Learning How to Lose – Part Two

A Pinch of Rodeo

By Joe R. Nichols

 

Learning How to Lose – Part Two

The manner in which a loss comes to you, can make a huge difference in your mental health for the next twenty-four hours while dealing with the let down. As discussed in part one, when you perform at your best and take advantage of your opportunities, you have to be satisfied no matter the results. But, when the reason for failure is totally your fault, it’s much harder to accept.

Another example from the United States Team Roping Finals in OKC a few years later. My partner and I were seventh high call back. Less than one second separated the top six, and the number one team only had 1.3 seconds advantage over us. When it was our turn to rope, we had to be a 7.2 to take the lead. A respectable time, but very doable.

My mistake was made by concentrating on the 7.2 time, instead of making the run as fast as the steer we had drawn would allow. If we were nine seconds plus, we would have won a lot of money. If I would have focused on the fundamentals, instead of a specific time, we had a steer that we could have easily roped in under seven seconds.

I skipped a very basic step. The steer veered left slightly, and I let my horse run in straight behind him. I should never have let this happen in the first place, but once I recognized I was out of position, I thought I could pull off the shot anyway. After all, we had to be 7.2, I didn’t want to take the time to move my horse over and correct my position.

I missed. I split the horns with my loop, and it flipped off empty. First place paid $69,000, and we had a legitimate opportunity to sack it up. I mentally blew it. Nobody’s fault but mine. No excuses, nothing to do with luck or circumstance, just my bone headed, blanked out lack of focus. Not only did I let myself down, but there’s your partner to consider too. Also your friends and family that have all gathered to watch you and want to see you succeed. It feels like you disappointed the whole world.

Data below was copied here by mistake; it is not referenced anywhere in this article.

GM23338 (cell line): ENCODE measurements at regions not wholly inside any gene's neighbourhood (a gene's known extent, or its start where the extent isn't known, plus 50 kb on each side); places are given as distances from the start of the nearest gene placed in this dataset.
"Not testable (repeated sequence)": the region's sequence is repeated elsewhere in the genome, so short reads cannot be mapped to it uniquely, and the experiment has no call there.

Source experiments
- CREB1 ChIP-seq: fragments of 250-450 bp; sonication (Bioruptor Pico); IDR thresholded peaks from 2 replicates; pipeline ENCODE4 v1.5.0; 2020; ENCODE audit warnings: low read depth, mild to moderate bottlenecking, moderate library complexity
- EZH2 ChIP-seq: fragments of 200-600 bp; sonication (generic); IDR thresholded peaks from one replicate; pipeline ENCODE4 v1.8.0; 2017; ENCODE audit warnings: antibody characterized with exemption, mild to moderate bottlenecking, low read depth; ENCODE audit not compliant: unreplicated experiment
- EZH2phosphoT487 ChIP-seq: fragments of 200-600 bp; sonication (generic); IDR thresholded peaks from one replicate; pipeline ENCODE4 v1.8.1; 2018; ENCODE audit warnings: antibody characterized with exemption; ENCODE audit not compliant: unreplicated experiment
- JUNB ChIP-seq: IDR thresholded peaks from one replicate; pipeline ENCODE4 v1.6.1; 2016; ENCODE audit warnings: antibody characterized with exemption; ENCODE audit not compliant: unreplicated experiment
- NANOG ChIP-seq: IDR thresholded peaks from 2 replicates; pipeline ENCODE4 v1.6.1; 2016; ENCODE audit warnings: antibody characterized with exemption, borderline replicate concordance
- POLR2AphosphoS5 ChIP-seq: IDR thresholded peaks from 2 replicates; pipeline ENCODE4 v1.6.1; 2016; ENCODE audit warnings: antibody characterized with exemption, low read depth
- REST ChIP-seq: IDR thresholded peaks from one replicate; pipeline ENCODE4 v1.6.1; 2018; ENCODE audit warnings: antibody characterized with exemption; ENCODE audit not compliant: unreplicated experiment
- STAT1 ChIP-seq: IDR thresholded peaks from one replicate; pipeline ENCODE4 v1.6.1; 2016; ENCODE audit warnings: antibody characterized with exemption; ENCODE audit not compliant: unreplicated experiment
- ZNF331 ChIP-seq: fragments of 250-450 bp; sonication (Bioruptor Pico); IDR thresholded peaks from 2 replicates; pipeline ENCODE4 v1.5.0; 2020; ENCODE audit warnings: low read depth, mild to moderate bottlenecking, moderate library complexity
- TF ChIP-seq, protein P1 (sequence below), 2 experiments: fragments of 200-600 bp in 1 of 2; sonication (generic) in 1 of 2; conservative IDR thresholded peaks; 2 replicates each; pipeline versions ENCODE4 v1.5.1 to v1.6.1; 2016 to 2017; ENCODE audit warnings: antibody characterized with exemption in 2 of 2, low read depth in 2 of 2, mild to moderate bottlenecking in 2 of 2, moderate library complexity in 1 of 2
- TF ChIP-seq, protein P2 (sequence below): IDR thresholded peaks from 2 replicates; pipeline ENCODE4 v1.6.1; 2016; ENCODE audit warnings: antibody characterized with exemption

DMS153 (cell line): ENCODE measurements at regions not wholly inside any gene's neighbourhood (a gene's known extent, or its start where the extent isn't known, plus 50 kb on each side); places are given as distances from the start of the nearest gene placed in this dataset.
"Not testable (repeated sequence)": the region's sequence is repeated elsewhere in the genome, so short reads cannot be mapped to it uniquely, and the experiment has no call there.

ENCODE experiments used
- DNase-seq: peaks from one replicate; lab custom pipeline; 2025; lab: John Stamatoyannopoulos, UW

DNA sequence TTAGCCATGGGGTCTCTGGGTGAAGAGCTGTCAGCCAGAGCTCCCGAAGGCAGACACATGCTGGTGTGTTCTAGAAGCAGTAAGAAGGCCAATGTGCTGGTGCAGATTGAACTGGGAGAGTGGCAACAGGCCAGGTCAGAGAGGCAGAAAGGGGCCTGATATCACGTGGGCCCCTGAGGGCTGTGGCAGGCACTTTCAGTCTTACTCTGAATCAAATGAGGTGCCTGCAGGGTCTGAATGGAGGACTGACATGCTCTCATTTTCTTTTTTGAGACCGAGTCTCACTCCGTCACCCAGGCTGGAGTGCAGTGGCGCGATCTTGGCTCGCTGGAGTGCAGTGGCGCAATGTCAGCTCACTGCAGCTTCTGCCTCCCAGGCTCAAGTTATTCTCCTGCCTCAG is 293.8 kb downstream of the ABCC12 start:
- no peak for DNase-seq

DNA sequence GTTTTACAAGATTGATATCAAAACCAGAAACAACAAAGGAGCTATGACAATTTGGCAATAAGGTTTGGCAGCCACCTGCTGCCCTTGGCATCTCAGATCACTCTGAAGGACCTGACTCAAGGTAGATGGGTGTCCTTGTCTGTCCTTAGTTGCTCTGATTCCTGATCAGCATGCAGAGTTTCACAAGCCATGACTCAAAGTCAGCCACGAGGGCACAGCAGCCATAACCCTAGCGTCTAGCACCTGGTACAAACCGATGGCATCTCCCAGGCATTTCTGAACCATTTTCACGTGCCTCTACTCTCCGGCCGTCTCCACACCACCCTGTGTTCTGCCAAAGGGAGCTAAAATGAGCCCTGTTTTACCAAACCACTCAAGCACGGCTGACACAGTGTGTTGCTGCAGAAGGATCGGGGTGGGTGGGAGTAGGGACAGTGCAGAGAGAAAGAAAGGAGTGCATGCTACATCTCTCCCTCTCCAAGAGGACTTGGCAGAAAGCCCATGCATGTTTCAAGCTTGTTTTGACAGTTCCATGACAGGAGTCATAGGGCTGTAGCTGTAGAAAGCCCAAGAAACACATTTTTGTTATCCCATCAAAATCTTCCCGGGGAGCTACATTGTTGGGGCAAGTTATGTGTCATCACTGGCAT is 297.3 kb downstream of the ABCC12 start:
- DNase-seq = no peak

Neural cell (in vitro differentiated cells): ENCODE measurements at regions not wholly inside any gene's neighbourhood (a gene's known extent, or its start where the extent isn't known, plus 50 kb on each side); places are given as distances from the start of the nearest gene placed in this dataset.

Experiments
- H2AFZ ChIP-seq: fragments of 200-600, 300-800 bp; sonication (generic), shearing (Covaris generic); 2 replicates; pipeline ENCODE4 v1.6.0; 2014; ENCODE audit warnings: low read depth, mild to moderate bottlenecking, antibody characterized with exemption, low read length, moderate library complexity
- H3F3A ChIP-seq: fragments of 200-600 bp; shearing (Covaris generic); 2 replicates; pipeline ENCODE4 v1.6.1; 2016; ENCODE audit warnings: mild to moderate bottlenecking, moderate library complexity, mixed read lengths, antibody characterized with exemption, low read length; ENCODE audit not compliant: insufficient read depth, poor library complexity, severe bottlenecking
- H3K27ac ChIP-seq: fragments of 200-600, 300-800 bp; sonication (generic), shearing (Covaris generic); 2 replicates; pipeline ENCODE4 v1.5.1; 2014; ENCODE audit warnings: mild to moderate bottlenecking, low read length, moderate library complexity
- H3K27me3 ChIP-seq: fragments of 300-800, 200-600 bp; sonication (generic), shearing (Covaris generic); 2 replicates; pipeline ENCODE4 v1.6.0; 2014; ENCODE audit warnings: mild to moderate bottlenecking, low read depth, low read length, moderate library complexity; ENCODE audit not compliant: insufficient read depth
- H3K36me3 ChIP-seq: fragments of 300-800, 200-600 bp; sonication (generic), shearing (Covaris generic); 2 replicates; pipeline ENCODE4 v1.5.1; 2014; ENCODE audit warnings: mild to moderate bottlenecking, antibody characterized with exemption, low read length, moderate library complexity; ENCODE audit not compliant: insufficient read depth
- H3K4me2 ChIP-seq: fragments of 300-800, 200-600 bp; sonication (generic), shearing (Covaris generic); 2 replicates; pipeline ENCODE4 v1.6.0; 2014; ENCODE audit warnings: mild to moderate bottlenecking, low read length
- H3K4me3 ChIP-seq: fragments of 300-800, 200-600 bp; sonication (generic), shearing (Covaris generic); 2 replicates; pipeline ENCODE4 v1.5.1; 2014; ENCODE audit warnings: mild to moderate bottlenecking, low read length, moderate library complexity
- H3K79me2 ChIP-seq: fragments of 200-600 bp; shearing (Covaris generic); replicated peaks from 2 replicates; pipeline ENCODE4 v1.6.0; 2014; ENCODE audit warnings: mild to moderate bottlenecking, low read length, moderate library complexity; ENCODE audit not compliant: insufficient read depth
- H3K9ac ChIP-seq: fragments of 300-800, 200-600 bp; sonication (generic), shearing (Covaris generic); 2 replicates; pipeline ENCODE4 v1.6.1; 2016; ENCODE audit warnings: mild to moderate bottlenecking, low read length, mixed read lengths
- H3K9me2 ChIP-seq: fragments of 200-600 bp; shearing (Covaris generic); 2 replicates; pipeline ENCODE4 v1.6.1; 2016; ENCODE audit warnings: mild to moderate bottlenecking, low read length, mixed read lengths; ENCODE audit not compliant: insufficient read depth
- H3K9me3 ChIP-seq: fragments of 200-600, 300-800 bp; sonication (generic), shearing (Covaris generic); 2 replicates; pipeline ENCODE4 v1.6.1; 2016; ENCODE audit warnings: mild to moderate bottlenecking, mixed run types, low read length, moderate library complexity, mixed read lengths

This took me years to recover from, if I have ever yet to completely. Before this incident, I was always so confident in the short go rounds. Roping well enough to qualify for the finals, gave me an aggressive, positive attitude, and I always roped my best when the money was up. Fighting off doubt and the fear of failure, became a new process for me. It took a long time to overcome the hesitation and learn to be proactive again.

Do we all let our past mistakes and misjudgments effect our future performance? Yes, we do. It’s just human nature. The secret that everybody knows, therefore it is really no secret, is to not dwell on the past, and to learn from our mistakes. We have to keep competing and repeating the process until we succeed. That’s the hard part, but it’s also no secret.

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